Switching Channels: You don’t have to spend your entire career selling one medium. In fact, choosing to chop and change may be a wise option, says Harriet Marsh

The barriers between traditionally segregated media are breaking down. On 4 October last year, Martina King joined Yahoo! as managing director, UK and Ireland. The move represents her first position at an internet company.

The barriers between traditionally segregated media are breaking

down. On 4 October last year, Martina King joined Yahoo! as managing

director, UK and Ireland. The move represents her first position at an

internet company.



King is no stranger to moving between different media. She began her

career at The Guardian, where she remained for nine years. King then

spent six years at Capital Radio, rising to managing director. At the

beginning of last year, she signed up as managing director of ITV sales

house TSMS - but four months later was on the move again to Yahoo!.



While large remuneration packages and internet companies seem to go hand

in hand, King justifies her multi-media CV differently. ’I knew lots of

people who worked in agencies and thought, ’If they can make inter-media

decisions, why can’t a sales person learn about different media?’’



While she is certainly one of the most high profile ’multimedia’ players

in the UK, King’s situation is far from unique. A growing number of

media companies operate in more than one field, suggesting multimedia

knowledge is becoming a requirement for anyone with ambitions to reach

the upper echelons.



’I think and hope people have now learned that staying in one medium and

working their way up the pyramid means they will eventually hit a

ceiling, because there is only room for one sales director,’ says Gill

Hollis, managing director of the Davis Company.



Janey Pilkington experienced this ceiling in 1998 when, as a group head

on The Express, a new management layer was put in place above her. ’I

soon realised there wasn’t going to be any career progression,’ she

says.



Pilkington was subsequently headhunted by IPC Connect as ad director on

its weekly women’s titles. She admits that while the switch from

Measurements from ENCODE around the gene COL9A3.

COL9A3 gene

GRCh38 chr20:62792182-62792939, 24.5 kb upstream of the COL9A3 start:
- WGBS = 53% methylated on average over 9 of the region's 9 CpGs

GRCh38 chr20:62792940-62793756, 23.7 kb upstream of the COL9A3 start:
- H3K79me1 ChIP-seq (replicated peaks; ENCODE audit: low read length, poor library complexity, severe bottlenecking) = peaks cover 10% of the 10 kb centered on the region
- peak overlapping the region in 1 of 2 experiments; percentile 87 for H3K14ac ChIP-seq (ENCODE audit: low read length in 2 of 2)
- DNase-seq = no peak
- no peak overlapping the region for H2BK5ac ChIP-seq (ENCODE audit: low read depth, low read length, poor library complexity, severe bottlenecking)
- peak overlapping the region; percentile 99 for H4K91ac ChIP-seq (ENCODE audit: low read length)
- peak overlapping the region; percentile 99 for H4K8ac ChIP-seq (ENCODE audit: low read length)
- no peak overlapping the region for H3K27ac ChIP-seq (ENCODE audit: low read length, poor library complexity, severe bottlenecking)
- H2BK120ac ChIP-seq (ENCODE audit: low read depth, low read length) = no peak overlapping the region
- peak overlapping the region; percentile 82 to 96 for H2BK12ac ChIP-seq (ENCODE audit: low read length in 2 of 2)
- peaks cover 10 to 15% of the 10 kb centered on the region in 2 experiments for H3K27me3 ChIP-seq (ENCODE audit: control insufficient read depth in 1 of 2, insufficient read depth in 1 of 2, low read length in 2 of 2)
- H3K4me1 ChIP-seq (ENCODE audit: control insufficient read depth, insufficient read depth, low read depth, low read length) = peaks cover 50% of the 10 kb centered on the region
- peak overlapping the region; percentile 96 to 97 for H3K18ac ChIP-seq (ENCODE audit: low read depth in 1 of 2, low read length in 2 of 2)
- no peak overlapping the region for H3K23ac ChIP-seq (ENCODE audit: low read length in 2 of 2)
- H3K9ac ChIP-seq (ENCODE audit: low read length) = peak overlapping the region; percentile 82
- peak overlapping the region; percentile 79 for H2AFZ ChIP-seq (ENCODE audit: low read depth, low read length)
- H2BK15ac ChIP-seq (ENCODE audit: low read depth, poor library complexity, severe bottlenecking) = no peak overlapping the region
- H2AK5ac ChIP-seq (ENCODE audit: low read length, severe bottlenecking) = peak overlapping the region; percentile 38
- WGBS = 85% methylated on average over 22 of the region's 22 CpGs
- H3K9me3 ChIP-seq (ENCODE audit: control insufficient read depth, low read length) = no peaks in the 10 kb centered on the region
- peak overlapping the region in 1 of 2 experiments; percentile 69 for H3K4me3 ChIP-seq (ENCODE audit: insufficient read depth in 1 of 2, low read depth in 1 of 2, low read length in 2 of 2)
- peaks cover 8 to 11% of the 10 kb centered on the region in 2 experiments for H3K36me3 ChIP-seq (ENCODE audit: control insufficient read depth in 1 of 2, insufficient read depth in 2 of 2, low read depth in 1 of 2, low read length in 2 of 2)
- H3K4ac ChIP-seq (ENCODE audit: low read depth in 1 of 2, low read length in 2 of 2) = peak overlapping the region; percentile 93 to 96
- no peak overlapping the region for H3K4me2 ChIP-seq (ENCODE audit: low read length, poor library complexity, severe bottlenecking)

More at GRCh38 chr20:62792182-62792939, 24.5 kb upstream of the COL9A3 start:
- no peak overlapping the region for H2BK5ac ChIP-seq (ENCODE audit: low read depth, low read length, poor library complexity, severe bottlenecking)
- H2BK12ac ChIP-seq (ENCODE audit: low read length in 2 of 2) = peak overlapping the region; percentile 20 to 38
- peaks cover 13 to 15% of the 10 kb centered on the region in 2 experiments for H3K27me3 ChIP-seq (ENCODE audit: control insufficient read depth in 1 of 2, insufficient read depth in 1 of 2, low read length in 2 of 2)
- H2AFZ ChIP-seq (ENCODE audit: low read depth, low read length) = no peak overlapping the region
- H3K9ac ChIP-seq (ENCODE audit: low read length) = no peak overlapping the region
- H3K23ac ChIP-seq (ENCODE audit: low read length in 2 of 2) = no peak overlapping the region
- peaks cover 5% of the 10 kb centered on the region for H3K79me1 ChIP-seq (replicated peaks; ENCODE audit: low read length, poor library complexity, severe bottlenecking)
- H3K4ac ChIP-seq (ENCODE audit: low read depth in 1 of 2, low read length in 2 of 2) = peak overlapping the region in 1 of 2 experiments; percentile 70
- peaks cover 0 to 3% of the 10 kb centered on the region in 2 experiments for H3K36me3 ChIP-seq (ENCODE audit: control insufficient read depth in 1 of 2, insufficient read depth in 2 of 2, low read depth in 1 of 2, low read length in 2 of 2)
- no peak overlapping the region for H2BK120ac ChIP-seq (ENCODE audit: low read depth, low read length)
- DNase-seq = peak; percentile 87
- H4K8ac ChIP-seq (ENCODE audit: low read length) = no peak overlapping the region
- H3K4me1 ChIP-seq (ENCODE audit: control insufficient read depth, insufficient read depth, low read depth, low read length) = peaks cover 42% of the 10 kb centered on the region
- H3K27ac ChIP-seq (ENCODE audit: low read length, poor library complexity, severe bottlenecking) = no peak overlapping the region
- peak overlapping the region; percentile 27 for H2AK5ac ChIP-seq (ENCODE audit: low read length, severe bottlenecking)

newspapers to magazines might sound routine, it presented some

challenges.



’To come in as advertisement director was difficult,’ she admits. ’The

flatplan was managed differently, there was loads of contact with

editorial - which in newspapers is like getting a meeting with God - and

the idea of managing people whose job you haven’t done is difficult. The

tack I took was that I knew more about management while they knew more

about the front-line day-to-day business.’



Despite the difficulties, Pilkington admits the fundamental skills

required remained the same. ’The skill set is transferable, the rest of

it is just learning about that medium,’ she explains.



Pat Chaundy was headhunted to join More Group UK in March last year as

head of business development. He had previously spent six years at The

National Magazine Company and, before that, 16 years at The Express.

’When you have worked as long as I had in one area of media, you tend to

develop a myopic viewpoint,’ he says. ’I was lucky in that it was an

amicable parting with The Express and I had a chance to look around and

see what I wanted to do.’



His experience at NatMags and then at More Group has left him wary of

making generalisations about seemingly similar media. ’Magazines and

newspapers may seem alike,’ he says, ’but the ways of trading are more

dissimilar than between the national press and the outdoor

industry.’



Successful job moves, in Chaundy’s view, are all about attitude. ’If you

come in believing you know it all, you’re not going to make many

friends,’ he says. ’People look for a desire to succeed. Nothing in this